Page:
Friday, August 28, 2009

Merle's Door ~ by Ted Kerasote, 2007

Even before I joined Kailana's Four-Legged Friends reading challenge, I had already agreed to review this book. A very happy conjunction, as it turned out. What I like best is the way the author shows how people and dogs communicate with each other. Merle was one smart dog, and Ted wasn't so bad himself. The book:

Merle's Door: Lessons from a Freethinking Dog ~ by Ted Kerasote, 2007, memoir.

While on a camping trip, Ted met a Labrador mix dog living in the wild. When they became attached to each other, Ted name the dog Merle and brought him home. When he realized Merle’s native intelligence would be diminished by living exclusively in the human world, Ted put a dog door in his house so Merle could live both outside and inside, thus "Merle's door." I recognized some of the issues that both animals and humans face when living together, but I was fascinated when the author showed how dogs might live if they were allowed to make more of their own decisions. This is a very touching story, and I very much wanted to know all about Merle.

Rated: 9/10, an excellent book.

One of Kailana's rules for the Four-Legged Friends challenge is to tell something about our pets in our introductory post. I have had a number of pets ... turtles, puppies, fish, kitties, salamander, and a hamster named Herman, for example ... but the ones I have bonded with have mostly been cats. The most memorable dog was named Pippa.


Pippa got her name from Robert Browning's famous poem "Pippa Passes," published in 1841. Perhaps the most famous passage is sung by a little Italian girl named Pippa:
The year's at the spring,
And day's at the morn;
Morning's at seven;
The hill-side's dew-pearled;
The lark's on the wing;
The snail's on the thorn;
God's in his Heaven -
All's right with the world!
Each of my three children memorized these lines and could recite them to me. (Okay, I bribed them to do it for a quarter apiece, which really was worth a little bit of something in the late 1960s.) Pippa was a regular-sized collie with a very sweet and loving personality. I have a photo of her romping with David when my son couldn't have been more than five or six years old. They were in the lower part of the yard, down near the stream that ran through our back yard, near my children's earliest treehouse which was built beside a large tree and had a sandbox under it.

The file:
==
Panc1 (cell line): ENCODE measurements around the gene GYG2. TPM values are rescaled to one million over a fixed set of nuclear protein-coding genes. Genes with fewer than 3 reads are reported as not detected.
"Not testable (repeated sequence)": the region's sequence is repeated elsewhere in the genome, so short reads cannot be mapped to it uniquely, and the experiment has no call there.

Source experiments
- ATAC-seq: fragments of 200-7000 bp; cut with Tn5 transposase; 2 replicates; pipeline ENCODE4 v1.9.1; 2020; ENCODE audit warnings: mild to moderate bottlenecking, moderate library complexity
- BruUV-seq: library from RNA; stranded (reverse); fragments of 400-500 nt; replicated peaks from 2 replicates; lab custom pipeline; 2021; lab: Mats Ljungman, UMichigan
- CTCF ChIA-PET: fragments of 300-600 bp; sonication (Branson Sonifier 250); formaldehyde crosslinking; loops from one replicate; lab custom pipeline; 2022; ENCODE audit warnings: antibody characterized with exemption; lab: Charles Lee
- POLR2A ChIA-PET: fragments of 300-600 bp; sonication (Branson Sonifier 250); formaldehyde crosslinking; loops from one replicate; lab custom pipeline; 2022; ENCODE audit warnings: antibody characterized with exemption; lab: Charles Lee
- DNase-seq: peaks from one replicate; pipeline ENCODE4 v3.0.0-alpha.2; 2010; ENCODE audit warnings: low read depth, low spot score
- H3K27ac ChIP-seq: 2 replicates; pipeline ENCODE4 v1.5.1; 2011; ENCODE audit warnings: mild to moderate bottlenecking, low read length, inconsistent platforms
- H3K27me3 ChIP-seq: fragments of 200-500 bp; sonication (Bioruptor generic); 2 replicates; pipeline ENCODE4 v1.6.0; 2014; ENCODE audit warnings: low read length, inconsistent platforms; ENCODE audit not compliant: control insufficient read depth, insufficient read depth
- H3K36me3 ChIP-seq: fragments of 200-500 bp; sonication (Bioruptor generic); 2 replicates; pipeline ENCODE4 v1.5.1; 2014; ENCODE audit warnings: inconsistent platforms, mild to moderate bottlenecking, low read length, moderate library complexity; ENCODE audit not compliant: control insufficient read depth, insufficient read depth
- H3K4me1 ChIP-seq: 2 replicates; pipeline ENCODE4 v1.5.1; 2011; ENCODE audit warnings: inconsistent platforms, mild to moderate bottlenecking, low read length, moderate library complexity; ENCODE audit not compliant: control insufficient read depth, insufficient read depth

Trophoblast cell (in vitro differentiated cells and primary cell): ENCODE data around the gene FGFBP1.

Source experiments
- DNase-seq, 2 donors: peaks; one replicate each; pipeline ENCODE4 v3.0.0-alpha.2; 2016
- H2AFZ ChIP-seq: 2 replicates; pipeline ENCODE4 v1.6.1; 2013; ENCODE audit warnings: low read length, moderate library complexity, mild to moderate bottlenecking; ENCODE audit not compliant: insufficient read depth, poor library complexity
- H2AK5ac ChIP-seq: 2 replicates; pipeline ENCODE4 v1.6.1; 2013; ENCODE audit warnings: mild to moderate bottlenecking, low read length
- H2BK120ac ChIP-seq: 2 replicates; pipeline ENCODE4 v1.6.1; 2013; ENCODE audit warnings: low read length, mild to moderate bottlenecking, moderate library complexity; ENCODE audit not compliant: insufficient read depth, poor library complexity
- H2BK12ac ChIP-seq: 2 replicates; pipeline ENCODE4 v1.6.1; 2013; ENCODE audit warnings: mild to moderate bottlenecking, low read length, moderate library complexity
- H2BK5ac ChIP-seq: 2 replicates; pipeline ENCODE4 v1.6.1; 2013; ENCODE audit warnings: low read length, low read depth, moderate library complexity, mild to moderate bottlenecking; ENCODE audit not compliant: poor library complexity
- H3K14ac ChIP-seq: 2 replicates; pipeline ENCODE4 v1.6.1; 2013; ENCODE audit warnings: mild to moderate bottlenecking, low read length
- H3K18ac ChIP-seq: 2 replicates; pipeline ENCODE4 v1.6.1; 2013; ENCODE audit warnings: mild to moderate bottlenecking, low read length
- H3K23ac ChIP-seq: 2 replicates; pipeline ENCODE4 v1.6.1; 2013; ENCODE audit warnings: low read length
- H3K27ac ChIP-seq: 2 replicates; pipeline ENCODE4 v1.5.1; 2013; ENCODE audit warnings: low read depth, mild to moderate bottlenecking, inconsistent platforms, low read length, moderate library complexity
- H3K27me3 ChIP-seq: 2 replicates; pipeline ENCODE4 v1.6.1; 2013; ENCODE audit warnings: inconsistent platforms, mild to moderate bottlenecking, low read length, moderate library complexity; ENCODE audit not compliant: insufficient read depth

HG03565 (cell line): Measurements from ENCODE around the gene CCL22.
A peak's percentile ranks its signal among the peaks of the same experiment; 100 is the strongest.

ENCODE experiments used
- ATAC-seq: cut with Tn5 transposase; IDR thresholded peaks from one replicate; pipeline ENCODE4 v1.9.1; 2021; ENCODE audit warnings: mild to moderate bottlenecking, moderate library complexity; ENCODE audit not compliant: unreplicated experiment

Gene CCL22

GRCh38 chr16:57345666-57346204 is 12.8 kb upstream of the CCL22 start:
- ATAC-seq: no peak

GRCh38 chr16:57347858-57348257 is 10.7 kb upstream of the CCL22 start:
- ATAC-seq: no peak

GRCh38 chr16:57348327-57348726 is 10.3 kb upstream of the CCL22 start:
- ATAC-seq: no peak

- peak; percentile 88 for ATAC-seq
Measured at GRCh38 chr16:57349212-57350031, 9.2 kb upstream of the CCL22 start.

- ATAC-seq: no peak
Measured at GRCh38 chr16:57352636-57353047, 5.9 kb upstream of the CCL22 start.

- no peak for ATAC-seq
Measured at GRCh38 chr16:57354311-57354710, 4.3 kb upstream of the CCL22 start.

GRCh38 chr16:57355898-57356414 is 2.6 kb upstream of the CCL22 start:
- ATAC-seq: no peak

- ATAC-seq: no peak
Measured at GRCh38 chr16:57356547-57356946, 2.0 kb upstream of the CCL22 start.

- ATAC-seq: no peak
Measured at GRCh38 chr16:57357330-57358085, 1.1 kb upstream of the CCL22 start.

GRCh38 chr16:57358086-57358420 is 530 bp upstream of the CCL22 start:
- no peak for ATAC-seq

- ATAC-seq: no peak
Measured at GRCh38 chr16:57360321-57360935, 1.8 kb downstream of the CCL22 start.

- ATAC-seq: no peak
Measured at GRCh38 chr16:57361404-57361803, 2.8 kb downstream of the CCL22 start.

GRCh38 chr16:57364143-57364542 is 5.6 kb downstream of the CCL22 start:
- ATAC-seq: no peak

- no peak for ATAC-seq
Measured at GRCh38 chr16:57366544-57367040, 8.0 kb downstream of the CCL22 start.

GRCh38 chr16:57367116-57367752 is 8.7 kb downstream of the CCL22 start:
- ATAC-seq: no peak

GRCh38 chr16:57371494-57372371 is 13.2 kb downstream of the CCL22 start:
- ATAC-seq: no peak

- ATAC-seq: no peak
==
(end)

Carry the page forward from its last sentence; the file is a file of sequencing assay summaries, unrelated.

That's one of the good memories, but the bad memory almost obliterate the good. On December 12, 1977, we arrived home after dark to discover Pippa lying dead in the upper part of the back yard. She had been shot and killed, we learned later, by someone who said to my daughter at school, "I know who killed your dog." It was apparently a boy she refused to date, a boy who must have come around the end of our house and shot Pippa with a 22-rifle as she stared toward the back road, away from the shooter. A beloved pet was killed by a boy who wanted my daughter to suffer because she wouldn't go out with him. And I am so glad she never did! I was fearful for the longest time, however, that the next time it would be one of my children.

Here are all my posts for this challenge, with a story about one of my pets with each book review.

1. Merle's Door: Lessons from a Freethinking Dog ~ by Ted Kerasote ~ dedicated the memory of Pippa, a most memorable dog.
2. The Fur Person ~ by May Sarton ~ dedicated to the memory of Jack, a gentleman cat.
3. Cat's Eyewitness ~ by Rita Mae Brown and her cat Sneaky Pie Brown ~ dedicated to Kiki, the lovingest cat I've ever had.
4. Goldie (The Puppy Place Series #1) ~ by Ellen Miles ~ dedicated to the memory of Herman, our hamster.
5. Sign-up for this challenge ~ dedicated to the memory of Duchess, the cat who found me.


June said...

Just so happens that my travel mate was telling me about Merle's Door today...

Bonnie Jacobs said...

I think you'd love this book, June. Run by here some day and I'll let you borrow my copy.